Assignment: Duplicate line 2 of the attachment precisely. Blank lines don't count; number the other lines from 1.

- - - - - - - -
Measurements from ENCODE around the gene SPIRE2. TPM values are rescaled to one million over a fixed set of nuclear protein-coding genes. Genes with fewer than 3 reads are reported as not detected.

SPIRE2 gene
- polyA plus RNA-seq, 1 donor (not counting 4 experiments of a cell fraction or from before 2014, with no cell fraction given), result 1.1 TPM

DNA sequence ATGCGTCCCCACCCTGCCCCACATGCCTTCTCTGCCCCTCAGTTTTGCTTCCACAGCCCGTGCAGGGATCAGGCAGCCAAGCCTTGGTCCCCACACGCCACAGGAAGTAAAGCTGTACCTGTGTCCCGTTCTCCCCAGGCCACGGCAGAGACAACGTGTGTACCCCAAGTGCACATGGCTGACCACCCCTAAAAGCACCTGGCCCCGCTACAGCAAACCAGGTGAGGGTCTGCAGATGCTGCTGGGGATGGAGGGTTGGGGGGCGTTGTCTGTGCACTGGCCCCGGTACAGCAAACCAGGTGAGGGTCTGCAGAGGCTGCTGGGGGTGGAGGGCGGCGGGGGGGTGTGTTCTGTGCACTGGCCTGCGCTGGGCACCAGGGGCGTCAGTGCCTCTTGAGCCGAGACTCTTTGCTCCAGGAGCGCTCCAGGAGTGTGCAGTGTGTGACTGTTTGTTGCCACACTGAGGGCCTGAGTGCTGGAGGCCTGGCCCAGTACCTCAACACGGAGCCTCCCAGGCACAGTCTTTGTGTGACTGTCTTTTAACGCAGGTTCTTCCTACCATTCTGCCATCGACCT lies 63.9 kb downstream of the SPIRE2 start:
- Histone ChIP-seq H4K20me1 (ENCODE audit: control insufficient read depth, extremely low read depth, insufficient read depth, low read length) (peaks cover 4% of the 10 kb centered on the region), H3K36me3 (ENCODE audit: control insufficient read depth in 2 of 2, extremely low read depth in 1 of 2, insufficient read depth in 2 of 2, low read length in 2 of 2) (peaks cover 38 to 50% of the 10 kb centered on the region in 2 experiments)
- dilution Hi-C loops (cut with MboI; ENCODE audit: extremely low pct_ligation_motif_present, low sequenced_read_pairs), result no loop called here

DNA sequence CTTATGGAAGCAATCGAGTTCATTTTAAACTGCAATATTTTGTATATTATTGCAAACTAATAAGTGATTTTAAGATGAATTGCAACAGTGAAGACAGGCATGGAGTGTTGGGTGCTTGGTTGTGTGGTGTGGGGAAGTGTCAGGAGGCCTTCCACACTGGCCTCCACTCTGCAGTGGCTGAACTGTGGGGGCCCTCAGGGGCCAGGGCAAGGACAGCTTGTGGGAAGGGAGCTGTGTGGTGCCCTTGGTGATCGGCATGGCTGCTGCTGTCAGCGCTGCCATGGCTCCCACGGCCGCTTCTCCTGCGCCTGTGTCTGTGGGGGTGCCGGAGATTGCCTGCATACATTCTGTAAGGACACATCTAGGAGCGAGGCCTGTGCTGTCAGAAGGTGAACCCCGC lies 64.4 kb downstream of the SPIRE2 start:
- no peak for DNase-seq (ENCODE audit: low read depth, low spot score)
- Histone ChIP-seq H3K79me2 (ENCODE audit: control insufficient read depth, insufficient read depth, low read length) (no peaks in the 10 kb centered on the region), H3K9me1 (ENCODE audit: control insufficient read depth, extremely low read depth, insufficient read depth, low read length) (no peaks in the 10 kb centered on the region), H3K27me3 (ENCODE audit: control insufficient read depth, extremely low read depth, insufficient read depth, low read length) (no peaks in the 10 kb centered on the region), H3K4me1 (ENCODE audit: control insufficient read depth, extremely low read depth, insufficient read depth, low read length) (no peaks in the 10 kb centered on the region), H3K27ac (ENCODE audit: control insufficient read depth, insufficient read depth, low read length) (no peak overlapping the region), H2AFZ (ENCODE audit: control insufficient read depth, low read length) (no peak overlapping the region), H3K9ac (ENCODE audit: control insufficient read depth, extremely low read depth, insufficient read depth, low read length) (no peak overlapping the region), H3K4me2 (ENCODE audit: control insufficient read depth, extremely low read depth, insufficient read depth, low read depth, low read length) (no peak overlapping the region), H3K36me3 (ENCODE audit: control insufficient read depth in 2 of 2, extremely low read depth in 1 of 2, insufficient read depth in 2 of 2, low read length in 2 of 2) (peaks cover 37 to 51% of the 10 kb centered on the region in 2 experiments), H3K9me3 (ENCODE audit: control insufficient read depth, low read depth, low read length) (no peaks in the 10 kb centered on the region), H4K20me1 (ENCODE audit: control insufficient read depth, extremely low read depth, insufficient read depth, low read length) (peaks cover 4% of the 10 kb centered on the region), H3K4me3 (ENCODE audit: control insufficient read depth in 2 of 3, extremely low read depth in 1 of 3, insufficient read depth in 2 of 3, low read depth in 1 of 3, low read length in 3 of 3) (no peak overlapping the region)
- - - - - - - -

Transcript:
SPIRE2 gene